15:10 - 12th March 2013, by David West

The Legend Is Born: Ip Man

Unfortunately, in yet another twist, Wing-Shing's dad is the deputy major of Foshan and he doesn't want his daughter hanging around with those rough kung fu boys. Moreover, any romance is curtailed when Ip Man goes to college in Hong Kong, whereupon he meets Leung Bik - a grizzled old man and an expert fighter in his own right. Leung Bik teaches his skills to Ip Man, but when our hero returns to Foshan, the current head of the Wing Chun school, Ng Chung So (Yuen Biao), is furious with him for learning unorthodox moves.

Director Herman's Yau's latest biopic of the master as a young man has plenty in common with Wilson Yip's original Ip Man, sharing cast members Sammo Hung and Fan Siu-Wong, but it also has a much lighter tone. Like True Legend, also out this month, The Legend is Born has some brilliant fight scenes but a script that seems cobbled together from kung fu movie clichés. Furthermore, newcomer Dennis To is occasionally a little stiff as the title character; he lacks the charisma of Jackie or Jet, while his co-star Fan Sui-Wong is overdue for a leading role of his own and is one of the best screen fighters of his generation.

The fight scenes are exceptionally good, using just a dash of wirework to add spice to some fast and furious Wing Chun displays. It is always a treat to see Sammo Hung and Yuen Biao swapping blows and the presence of the two men who made what is arguably the best Wing Chun movie of all time - Prodigal Son - confers a sense of cinematic continuity to The Legend Is Born. In a nice nod, Yuen's character in Prodigal Son was Leung Jan, referenced here as Leung Bik's father. Yau's movie is not afraid to lay claims to the authenticity of the Wing Chun on display with the casting of Ip Chun as Leung Bik. Ip Chun is Ip Man's real-life son and still runs a Wing Chun school in Hong Kong. The scene in which Leung Bik gives the young Ip Man an impromptu hands-on lesson is an early high point.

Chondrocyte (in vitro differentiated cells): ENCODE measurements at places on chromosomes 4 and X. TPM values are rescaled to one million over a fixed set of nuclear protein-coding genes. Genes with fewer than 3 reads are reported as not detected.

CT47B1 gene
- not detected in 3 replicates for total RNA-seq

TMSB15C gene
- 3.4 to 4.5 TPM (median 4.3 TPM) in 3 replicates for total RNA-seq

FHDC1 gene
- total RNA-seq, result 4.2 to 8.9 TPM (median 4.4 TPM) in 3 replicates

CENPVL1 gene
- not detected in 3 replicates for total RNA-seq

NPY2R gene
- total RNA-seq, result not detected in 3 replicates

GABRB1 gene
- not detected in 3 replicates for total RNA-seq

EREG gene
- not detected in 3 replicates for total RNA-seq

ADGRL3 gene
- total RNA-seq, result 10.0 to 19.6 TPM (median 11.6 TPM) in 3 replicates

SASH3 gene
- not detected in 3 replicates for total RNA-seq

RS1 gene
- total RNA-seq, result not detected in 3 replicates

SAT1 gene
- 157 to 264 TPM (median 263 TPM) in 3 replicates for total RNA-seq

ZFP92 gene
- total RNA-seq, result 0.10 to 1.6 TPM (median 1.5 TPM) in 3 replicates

However, it is when the Japanese show up to make trouble that the script to The Legend is Born starts to unravel. Someone murders the President of the Jing Wu Association and the blame falls on Ip Man. The exposing of the killer and in turn the revelation of the killer's real identity is so preposterous that any possible credibility remaining in the story is left in tatters. The big battle between Ip Man and a squad of Japanese killers is entertaining if over-the-top, but that simply can not rescue the screenplay from the blind alley that it has so fearlessly chosen to plunge down.

Superb fight scenes but the half-baked plot blocks The Legend Is Born from joining the ranks of the all-time great kung fu movies.
SCORE: 3/5
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